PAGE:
Two Large SNF Acquisitions Close Out 2011 With A Bang
Despite the economy, the housing market, federal and state deficits, sovereign debt problems, reimbursement cuts and anything else you want to throw in there, the seniors housing and care merger and acquisition market had its best showing since the peak in the market back in the 2006-2007 period, both in terms of the number of publicly announced transactions as well as the dollar volume of those transactions (deals announced in 2010 but closed in 2011 are counted as 2010 deals for these purposes).
The final results are not in yet, but in terms of number of publicly announced transactions the total should be close to 150, which will edge out 2006 (146) and be the most active year since the late 1990s. The first three quarters of 2011 (118 deals) had already bested each of the full years 2008 through 2010, but that was to be expected given the Great Recession and the capital constraints in the market during those three years. The total dollar volume in 2011 will be over $16 billion and very close to the dollar volume in 2007 ($16.6 billion), but still far below the $22.6 billion record in 2006. In all four years when there have been $10 billion or more in announced transactions (2006, 2007, 2010 and 2011), the results have been skewed by at least a few large, multi-billion dollar transactions.
In both 2010 and 2011 the activity by the REITs has propelled the dollar volume, and while still active, they have quieted down somewhat since the first half of 2011. The REITs have obviously benefited from their low cost of capital, but with borrowing costs for almost everyone else at historic lows, it has been much easier to justify transactions, and much easier to justify some higher prices, which has resulted in the increase in higher quality properties in the market─a welcome development for many buyers throughout the year.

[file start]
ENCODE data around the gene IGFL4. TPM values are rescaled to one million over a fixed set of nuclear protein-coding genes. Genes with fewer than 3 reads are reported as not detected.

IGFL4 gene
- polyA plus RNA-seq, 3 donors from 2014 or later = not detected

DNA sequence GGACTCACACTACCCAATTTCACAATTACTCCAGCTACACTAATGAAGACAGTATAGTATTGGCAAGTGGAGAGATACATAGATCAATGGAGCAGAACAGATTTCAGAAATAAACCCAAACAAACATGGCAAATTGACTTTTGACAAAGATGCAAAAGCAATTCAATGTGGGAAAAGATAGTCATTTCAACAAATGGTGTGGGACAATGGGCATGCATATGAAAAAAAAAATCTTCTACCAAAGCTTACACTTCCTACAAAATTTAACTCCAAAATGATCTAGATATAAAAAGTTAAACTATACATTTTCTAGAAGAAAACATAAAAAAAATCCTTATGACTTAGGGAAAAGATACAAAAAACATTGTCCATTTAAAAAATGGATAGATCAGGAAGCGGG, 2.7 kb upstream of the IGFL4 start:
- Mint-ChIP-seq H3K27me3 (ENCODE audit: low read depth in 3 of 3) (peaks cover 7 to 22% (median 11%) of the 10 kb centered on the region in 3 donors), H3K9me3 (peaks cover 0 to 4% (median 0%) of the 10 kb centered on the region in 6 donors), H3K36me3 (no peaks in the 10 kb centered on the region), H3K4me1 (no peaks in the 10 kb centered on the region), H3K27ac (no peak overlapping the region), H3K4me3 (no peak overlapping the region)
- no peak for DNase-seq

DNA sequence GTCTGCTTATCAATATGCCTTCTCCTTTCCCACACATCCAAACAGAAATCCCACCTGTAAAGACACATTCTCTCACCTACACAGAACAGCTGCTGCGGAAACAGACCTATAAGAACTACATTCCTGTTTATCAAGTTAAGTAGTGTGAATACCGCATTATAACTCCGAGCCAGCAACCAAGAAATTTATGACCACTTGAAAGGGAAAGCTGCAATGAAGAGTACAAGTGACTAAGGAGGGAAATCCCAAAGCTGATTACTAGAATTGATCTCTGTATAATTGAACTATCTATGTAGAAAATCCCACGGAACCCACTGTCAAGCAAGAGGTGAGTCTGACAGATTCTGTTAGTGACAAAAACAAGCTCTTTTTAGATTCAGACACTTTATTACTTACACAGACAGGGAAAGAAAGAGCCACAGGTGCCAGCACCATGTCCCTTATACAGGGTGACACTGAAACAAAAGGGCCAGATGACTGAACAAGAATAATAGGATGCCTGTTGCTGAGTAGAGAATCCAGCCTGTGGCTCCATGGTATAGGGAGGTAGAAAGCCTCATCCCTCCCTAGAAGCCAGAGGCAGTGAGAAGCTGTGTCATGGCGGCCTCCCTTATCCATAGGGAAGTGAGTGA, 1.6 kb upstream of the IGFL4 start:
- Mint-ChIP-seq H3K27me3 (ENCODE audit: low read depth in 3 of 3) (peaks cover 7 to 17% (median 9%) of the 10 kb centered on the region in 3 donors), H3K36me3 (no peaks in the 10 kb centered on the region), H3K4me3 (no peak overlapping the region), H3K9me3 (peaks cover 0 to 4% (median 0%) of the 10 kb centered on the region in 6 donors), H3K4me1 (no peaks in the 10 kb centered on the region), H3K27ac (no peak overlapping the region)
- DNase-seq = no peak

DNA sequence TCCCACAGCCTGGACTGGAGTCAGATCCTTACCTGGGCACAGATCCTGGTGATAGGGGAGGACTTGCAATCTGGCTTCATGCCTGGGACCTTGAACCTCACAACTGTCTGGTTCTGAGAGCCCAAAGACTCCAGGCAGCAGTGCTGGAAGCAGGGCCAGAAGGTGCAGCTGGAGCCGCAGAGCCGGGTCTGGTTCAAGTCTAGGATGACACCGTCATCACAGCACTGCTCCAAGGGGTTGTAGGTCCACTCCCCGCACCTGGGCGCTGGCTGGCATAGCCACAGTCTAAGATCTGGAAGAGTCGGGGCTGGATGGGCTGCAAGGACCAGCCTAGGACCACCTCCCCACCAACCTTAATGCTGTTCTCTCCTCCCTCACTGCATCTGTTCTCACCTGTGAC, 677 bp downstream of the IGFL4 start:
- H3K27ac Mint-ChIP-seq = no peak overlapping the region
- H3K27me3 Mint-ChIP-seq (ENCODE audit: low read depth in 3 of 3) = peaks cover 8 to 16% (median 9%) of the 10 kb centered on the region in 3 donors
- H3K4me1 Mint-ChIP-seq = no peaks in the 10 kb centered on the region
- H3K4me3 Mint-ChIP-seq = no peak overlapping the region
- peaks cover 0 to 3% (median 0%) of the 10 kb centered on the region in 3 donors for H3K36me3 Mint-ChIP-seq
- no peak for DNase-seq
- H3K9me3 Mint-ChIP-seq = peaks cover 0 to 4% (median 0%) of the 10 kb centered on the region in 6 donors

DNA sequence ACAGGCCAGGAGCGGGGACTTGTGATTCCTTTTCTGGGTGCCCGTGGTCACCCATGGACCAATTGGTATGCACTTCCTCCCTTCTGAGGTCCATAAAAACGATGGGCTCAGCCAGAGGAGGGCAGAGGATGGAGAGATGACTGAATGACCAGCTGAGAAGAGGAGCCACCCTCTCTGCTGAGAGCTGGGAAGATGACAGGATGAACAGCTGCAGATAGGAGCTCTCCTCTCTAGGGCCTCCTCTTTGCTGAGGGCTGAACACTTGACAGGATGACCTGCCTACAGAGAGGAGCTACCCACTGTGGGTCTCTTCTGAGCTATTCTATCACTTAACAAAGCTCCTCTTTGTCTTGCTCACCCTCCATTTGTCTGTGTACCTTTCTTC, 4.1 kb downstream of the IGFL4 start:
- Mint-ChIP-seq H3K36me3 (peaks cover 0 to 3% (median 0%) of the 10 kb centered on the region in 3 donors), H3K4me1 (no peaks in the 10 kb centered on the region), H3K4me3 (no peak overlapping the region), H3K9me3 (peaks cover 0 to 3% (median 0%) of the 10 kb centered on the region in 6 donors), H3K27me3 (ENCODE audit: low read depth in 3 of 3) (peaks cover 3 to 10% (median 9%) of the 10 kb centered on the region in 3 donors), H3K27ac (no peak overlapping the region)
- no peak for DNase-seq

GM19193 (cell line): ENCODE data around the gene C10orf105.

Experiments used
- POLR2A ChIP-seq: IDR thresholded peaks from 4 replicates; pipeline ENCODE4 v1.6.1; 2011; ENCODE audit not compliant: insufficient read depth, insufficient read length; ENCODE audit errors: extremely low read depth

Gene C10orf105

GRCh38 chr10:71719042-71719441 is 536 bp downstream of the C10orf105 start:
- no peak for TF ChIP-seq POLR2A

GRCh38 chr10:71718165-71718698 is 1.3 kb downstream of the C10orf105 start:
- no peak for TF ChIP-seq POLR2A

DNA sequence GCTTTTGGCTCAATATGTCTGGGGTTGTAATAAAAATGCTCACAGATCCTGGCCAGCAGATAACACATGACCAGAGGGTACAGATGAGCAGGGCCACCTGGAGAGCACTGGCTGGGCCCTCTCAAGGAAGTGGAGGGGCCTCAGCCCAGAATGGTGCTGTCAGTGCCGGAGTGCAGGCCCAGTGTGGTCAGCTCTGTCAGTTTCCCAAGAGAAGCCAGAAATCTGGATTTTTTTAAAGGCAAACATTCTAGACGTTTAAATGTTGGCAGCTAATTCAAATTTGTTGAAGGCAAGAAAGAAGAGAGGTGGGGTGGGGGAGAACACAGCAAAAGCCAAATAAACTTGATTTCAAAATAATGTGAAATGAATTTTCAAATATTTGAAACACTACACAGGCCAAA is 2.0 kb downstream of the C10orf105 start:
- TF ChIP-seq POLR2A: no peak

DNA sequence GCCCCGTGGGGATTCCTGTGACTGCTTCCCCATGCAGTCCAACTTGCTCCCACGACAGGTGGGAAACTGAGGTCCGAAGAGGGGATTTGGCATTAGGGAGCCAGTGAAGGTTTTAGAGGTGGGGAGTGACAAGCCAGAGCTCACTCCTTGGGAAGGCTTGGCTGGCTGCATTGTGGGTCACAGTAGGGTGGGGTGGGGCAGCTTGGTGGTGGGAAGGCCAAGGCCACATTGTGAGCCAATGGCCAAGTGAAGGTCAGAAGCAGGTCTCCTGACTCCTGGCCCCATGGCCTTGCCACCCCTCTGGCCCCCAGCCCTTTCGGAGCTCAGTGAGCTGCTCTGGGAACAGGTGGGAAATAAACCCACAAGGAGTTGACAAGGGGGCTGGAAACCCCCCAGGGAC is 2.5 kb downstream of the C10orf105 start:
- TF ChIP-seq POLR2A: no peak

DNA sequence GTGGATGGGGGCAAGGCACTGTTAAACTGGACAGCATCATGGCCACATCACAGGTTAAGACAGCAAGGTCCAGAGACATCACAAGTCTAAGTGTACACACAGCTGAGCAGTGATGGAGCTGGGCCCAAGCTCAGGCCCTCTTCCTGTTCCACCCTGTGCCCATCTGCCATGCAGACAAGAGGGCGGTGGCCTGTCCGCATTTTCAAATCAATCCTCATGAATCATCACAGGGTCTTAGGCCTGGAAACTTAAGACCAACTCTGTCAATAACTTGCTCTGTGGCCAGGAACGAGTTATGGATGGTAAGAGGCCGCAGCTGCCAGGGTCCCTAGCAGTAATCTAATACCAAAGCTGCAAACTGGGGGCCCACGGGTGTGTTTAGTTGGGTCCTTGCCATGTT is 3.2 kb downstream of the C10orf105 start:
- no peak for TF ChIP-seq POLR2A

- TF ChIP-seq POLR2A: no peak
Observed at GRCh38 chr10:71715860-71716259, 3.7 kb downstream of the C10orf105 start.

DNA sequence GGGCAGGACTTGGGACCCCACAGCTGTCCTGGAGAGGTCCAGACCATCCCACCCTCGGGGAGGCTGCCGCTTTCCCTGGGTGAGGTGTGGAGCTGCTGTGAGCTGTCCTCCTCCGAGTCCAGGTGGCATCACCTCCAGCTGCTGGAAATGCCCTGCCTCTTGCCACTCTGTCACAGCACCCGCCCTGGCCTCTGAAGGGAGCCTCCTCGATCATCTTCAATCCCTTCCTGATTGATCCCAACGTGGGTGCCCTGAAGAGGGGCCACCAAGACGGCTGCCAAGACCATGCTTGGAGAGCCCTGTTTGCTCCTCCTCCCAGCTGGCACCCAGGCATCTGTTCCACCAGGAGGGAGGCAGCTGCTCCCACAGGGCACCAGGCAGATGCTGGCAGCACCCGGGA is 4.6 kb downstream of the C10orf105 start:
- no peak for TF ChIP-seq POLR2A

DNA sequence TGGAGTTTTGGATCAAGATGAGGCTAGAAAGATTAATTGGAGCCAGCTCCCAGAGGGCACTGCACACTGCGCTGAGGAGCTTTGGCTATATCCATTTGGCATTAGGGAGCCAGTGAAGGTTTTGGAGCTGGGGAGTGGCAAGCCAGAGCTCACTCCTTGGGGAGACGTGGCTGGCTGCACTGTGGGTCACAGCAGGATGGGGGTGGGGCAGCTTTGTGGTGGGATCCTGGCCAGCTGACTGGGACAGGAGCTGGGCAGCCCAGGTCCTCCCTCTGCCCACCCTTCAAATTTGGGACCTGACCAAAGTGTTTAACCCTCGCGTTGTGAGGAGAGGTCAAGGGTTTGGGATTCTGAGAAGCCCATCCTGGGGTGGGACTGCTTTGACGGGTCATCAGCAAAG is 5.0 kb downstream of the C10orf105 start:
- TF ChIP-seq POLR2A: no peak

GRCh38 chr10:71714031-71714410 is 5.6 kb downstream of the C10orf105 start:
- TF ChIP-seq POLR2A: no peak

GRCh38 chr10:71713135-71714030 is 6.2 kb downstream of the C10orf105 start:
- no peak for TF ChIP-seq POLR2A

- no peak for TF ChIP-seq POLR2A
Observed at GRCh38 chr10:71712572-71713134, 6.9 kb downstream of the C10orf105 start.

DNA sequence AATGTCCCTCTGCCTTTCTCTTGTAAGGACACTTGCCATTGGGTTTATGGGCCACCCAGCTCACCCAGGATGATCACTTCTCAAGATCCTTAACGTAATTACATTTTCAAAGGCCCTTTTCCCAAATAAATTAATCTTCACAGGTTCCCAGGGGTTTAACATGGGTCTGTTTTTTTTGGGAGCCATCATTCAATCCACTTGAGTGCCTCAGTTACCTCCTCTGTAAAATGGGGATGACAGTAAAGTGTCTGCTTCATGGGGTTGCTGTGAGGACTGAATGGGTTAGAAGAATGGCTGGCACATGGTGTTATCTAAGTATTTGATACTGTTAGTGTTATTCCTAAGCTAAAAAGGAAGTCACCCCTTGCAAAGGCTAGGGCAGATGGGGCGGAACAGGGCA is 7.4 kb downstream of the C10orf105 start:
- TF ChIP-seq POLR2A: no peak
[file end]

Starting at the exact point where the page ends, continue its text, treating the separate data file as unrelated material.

There have, of course, been some hiccups in the market, most notably the Medicare reimbursement cuts for skilled nursing facilities and the financial troubles of many CCRCs. While it may cause a dip in transaction volume for the former, not to mention lower prices, we should see an increasing number of CCRCs sold in 2012, but it won’t be pretty…Want to read more? Click here for a free trial to The SeniorCare Investor and download the current issue today